As a medical specialty, obstetrics and gynecology can pose some interesting contrasts, ranging from medicine to surgery, treating the young and the old, dealing with middle-of-the-night call-outs and witnessing the joy of a new life.
We asked Dennis Owens, M.D., to share a little about the life of an obstetrician and gynecologist.
A Benton native, he graduated from Murray State University and University of Kentucky College of Medicine before completing his ob-gyn residency at UK and moving to Paducah to raise his family.
A. “When you deliver the first, the second, even the fifth and sixth child to any parent, you build a real bond with that patient and her family. When you see that family out and about, and they know you and you know them, you take some pride in their beautiful, smart kids. That’s a nice legacy to leave behind.”
Q. During your career, what new procedure or treatment has been most beneficial to women’s health?
Q. What is your most common advice to your patients?
A. It’s hard to limit it to just one, but some are:
- Don’t miss your mammograms.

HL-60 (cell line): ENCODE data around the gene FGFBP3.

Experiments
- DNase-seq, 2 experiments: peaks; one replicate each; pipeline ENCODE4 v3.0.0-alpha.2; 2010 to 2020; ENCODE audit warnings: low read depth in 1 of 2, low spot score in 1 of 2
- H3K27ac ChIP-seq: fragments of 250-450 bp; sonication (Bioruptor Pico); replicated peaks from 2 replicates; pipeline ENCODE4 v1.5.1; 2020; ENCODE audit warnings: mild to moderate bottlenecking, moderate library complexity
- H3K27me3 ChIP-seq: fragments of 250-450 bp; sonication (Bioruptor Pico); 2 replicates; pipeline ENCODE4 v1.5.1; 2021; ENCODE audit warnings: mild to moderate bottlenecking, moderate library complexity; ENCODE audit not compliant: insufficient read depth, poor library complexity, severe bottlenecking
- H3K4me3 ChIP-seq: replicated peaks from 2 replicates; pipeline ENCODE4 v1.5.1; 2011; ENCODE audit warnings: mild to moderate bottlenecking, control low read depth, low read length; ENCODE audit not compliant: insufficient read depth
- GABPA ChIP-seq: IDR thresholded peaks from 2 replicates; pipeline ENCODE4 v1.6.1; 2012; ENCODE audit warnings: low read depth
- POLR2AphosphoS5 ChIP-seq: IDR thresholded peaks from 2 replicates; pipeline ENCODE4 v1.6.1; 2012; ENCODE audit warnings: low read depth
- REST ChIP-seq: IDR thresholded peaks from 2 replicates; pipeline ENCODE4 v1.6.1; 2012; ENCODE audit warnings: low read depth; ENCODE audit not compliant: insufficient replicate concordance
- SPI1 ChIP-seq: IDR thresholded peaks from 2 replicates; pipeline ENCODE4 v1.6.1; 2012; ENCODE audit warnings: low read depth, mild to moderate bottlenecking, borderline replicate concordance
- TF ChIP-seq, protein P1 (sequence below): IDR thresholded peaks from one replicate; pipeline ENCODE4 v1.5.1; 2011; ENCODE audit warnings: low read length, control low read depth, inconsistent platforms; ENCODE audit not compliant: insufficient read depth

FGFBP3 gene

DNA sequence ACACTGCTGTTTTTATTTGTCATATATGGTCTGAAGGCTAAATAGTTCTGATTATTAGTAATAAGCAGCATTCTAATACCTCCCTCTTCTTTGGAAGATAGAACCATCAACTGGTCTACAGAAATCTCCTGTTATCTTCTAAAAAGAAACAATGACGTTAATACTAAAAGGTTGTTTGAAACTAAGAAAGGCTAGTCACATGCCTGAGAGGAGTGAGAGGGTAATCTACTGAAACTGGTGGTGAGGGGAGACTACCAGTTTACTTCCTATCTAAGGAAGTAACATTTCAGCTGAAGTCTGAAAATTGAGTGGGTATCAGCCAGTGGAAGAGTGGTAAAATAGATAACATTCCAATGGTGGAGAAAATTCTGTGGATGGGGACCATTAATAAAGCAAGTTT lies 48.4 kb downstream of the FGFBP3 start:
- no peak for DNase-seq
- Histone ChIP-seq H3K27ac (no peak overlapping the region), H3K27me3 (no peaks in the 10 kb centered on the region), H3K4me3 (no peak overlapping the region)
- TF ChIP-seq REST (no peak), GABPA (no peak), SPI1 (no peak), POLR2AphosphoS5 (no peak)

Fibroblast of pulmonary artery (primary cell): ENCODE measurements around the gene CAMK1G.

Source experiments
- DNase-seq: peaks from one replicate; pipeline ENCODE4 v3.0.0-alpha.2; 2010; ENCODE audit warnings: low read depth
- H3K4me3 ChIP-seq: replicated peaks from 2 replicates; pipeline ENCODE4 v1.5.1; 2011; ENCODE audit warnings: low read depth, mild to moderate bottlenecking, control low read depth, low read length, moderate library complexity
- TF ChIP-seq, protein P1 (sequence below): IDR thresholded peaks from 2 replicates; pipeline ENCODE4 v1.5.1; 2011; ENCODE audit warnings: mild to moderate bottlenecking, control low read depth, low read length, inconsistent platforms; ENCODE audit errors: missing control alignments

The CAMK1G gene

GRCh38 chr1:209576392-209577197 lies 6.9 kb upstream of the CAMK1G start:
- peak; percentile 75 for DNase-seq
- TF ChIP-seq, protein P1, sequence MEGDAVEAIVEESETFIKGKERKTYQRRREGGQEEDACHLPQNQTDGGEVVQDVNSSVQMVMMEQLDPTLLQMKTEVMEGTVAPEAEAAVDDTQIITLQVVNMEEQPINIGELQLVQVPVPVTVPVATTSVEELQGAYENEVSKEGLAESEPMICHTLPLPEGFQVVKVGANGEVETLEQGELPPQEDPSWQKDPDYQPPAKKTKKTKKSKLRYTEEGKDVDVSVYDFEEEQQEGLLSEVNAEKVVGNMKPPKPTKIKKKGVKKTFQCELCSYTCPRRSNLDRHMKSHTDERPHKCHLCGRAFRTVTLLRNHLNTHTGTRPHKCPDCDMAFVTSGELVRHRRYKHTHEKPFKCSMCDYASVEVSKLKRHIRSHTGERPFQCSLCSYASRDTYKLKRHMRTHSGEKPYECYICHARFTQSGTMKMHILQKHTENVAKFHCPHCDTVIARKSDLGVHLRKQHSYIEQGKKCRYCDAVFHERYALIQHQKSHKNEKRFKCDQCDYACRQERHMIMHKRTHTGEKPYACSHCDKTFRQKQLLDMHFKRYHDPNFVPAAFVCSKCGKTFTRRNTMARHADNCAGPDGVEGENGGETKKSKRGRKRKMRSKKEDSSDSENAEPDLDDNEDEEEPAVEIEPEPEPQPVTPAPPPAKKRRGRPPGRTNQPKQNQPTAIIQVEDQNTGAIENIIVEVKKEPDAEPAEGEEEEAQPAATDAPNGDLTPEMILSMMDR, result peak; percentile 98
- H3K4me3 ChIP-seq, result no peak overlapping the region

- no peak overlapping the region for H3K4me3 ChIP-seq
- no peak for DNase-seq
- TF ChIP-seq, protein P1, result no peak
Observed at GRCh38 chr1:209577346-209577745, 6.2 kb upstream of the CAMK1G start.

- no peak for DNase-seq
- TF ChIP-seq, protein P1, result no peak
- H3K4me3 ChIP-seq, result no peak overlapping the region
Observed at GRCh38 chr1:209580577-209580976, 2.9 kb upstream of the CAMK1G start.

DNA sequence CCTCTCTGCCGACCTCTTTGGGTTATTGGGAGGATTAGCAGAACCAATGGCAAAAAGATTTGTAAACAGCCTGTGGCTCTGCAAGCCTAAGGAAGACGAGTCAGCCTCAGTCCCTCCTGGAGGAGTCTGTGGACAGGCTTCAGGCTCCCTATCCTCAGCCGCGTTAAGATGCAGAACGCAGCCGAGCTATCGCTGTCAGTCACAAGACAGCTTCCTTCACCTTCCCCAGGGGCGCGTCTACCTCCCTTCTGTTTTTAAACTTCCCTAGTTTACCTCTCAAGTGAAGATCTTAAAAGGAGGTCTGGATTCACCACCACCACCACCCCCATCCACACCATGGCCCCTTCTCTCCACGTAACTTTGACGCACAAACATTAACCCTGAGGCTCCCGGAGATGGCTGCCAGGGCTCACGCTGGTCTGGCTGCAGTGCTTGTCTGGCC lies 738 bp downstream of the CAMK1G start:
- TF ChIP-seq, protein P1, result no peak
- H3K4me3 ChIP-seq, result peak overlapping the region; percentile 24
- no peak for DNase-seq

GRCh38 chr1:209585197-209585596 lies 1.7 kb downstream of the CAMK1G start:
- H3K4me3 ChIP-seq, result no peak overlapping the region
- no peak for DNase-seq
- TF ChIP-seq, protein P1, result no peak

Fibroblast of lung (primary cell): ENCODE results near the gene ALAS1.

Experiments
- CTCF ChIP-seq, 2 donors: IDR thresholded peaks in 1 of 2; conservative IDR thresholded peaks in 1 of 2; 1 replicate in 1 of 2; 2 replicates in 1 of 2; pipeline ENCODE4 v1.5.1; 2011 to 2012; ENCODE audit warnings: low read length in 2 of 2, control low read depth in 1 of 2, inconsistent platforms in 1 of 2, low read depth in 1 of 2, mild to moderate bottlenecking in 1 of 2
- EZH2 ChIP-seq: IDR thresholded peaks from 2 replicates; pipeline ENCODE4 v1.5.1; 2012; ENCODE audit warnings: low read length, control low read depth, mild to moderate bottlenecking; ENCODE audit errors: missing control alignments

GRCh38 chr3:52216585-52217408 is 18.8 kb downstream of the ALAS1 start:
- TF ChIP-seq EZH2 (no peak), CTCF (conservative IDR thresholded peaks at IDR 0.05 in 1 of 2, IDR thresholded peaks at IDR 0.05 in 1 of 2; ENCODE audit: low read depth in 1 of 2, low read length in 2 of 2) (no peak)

- Don’t miss your colonoscopy.
- Don’t dismiss the benefits of hormone replacement therapy.
- Exercise, exercise, exercise!
When he’s not working, Dr. Owens loves to travel – especially to the mountains. Whether it’s snow-skiing or backpacking in Colorado or Wyoming, or trout-fishing in North Carolina, he loves the outdoors – especially when he’s with those he calls his “girls” – wife Carolyn of 37 years and their daughters Ashley, 27, and Paige, 19.
In fact, he’s a man of many hobbies, ranging from cooking, photography and exercise to his love of music on a booming sound system. He’s a sports fan, especially of the Kentucky Wildcats; a voracious reader, from fiction to the Wall Street Journal; and a life-long learner.
Those interests serve him well in his medical practice. “Medicine is changing so quickly that we are constantly learning something new. You’re never done.”
For Dr. Owens, the art of practicing medicine is as important as the science. That means making his patients feel special. “I really try to make them feel somewhat spoiled in this increasingly impersonal system of health care.”
See Dr. Owens with one of his patients, discussing pre-term labor, at:
To hear Dr. Owens discuss fertility treatments, see this video: